Posted in Business Side of Writing, The Nitty Gritty of Children's Writing, The Publication Process

How’d You Get That Gig?

I’ve heard that question and others like it when people found out about my sale of a picture book to the Korean publisher, Unibooks (유니북스), for their ESL program for young children.
Is it who you know?
Yes, and no. Yes, a friend of mine posted the information about the publisher, but it wasn’t directed specifically to me. It was posted on a list-serve in August (I think). Here’s what she said:

I have a writing opportunity that may interest some of you or some of your members. A respected Korean English language publisher is looking for writers to do work-for-hire books for grade levels kindergarten – Jr. high.
Books are nonfiction and fiction, based on set content area themes or topics, for example, upcoming social studies topics are “feelings” and “values.”
Word length is 250 – 1500 words and fee ranges from $300 to $1200 per book depending on target age range for each series.
If you, or a writer you know, would be interested in doing this kind of work, please shoot me an email so I can find a few good candidates to suggest to this company. Someone with some magazine experience or published credits would be preferable. I’d like to get something to them in the next couple of weeks. Writing projects would start immediately in October.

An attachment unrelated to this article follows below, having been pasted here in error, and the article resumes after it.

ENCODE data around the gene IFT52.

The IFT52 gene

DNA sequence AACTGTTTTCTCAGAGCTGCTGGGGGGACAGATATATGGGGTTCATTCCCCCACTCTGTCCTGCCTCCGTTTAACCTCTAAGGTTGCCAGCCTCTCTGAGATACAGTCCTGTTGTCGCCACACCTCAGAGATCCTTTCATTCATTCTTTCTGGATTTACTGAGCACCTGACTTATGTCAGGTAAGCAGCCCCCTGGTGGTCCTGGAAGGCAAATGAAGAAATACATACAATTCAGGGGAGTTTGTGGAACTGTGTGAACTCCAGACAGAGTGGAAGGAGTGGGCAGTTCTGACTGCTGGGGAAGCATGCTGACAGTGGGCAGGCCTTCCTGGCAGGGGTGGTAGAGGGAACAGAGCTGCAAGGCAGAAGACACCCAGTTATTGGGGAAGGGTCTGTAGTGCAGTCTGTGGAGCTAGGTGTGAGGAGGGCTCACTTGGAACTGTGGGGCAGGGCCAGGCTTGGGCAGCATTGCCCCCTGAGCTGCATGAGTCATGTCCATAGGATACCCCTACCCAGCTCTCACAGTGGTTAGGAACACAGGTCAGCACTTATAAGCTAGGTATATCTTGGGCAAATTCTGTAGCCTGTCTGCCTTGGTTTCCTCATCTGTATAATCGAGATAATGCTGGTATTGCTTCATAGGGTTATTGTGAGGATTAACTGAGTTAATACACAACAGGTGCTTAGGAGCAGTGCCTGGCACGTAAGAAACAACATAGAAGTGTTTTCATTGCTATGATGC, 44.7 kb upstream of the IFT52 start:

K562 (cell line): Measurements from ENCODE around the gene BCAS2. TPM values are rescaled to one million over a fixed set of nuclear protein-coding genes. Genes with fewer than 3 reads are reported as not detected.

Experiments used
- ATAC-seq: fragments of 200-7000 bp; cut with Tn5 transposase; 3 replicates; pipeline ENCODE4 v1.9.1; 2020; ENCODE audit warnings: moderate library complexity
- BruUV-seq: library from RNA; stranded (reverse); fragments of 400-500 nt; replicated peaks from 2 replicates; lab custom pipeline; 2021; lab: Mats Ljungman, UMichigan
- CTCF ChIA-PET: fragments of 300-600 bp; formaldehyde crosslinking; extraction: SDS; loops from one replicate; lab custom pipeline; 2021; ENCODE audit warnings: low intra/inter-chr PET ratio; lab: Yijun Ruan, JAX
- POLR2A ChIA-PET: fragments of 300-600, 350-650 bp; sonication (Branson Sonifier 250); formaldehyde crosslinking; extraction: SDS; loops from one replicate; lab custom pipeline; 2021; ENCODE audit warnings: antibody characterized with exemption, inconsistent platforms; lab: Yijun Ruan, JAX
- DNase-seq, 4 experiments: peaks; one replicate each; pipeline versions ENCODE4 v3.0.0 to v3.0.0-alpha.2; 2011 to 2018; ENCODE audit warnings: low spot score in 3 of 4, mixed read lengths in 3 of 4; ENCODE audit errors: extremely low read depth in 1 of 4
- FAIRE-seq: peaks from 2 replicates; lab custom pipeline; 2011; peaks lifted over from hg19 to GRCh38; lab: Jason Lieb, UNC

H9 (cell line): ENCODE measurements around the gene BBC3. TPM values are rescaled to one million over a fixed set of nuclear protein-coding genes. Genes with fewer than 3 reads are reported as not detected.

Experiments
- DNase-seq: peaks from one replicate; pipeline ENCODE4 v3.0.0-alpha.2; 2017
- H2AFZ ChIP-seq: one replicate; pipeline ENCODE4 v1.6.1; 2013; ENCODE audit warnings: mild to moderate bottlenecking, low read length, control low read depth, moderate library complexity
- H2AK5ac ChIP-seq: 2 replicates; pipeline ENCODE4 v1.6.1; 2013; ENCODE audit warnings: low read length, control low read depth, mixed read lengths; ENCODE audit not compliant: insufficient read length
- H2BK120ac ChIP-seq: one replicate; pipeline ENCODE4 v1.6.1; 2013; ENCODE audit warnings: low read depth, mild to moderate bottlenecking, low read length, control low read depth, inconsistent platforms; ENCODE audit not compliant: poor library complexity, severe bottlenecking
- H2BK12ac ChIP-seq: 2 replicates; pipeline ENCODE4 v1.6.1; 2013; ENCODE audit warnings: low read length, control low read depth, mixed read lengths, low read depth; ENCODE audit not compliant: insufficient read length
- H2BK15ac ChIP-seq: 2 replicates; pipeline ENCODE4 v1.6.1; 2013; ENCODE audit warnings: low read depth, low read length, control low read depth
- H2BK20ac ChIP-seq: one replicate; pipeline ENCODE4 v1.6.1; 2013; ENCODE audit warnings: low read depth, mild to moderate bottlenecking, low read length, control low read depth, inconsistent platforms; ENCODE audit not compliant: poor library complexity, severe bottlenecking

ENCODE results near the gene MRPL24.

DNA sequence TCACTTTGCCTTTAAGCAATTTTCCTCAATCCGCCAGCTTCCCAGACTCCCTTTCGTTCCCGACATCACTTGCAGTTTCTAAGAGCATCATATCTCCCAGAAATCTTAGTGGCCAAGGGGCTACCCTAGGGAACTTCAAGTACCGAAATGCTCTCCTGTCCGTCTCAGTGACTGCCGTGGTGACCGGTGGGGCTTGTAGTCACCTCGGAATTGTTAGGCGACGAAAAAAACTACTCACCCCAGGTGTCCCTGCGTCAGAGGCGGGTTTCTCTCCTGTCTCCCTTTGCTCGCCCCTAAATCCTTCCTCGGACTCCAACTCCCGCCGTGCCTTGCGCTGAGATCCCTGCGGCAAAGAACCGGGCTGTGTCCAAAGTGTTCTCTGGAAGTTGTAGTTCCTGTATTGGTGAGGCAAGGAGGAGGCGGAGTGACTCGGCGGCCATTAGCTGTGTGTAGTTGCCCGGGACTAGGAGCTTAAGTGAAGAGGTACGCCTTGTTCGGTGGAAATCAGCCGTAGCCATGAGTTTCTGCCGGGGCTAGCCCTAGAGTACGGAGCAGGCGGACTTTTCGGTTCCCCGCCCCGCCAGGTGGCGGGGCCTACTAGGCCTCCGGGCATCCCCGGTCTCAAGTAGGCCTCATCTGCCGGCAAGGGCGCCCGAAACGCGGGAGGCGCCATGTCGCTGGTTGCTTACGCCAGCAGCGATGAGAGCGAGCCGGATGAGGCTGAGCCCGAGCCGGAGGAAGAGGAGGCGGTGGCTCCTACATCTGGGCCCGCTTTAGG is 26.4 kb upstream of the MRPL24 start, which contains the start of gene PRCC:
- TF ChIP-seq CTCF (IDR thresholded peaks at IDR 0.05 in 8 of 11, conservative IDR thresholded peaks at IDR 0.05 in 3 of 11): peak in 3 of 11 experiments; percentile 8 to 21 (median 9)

So that was about networking really. Talking and listening to other writers. Paying attention. Being open.
eee7.jpgWhat happened next?
I told my friend I was interested and gave her a brief bio. I think she received interest from at least 30 other writers. She asked us to answer some questions and then she sent the whole batch of info to the publisher.
November 3rd, someone from the publisher contacted me via email. (Normally I delete emails coming with any foreign language in the “from,” but fortunately, not this one!) She mentioned my friend sending her the info, had visited my website, told me briefly about the project and asked if I was interested. Of course, I said “yes.”
Next step, I received more details and suggested topics. I chose one, “Belling the Cat,” refreshed my memory on the original story, followed the publisher’s specific guidelines and wrote it up and submitted. Here’s what I got back on November 17th: “We like your script. It’s like a piece of musical. And embedded parts are well settled. At the same time, we feel you abbreviated the story because of word count. You can use up to 250 words. So we’d like to suggest you several things.” And it went into very specific details. Payment was discussed, but no contract.
I rewrote; sent it back. This time, November 29th, I got a contract . . . along with other rewrite suggestions. And encouragement to write one or two more stories for them. I’ve rewritten “Belling the Cat” again and am waiting for their feedback. I think it is much stronger and clearer, but what makes sense to me as a native English speaker may not make sense to Koreans who learn English as a second language.
Meanwhile, another person from Unibooks contacted me. She’s working on the next level up and read one of the first two versions of “Belling the Cat” and would like me to write something for them. Of course, I said, “yes.” I imagine the future books for both projects will go along a similar process: write on spec, make changes, and if they like them, I’ll get a contract, then make more changes.
What can you do?
So my advice to you is network with other writers, read writing list-serves, pay attention to opportunities, be willing to try out for them, and work hard on your writing and rewriting.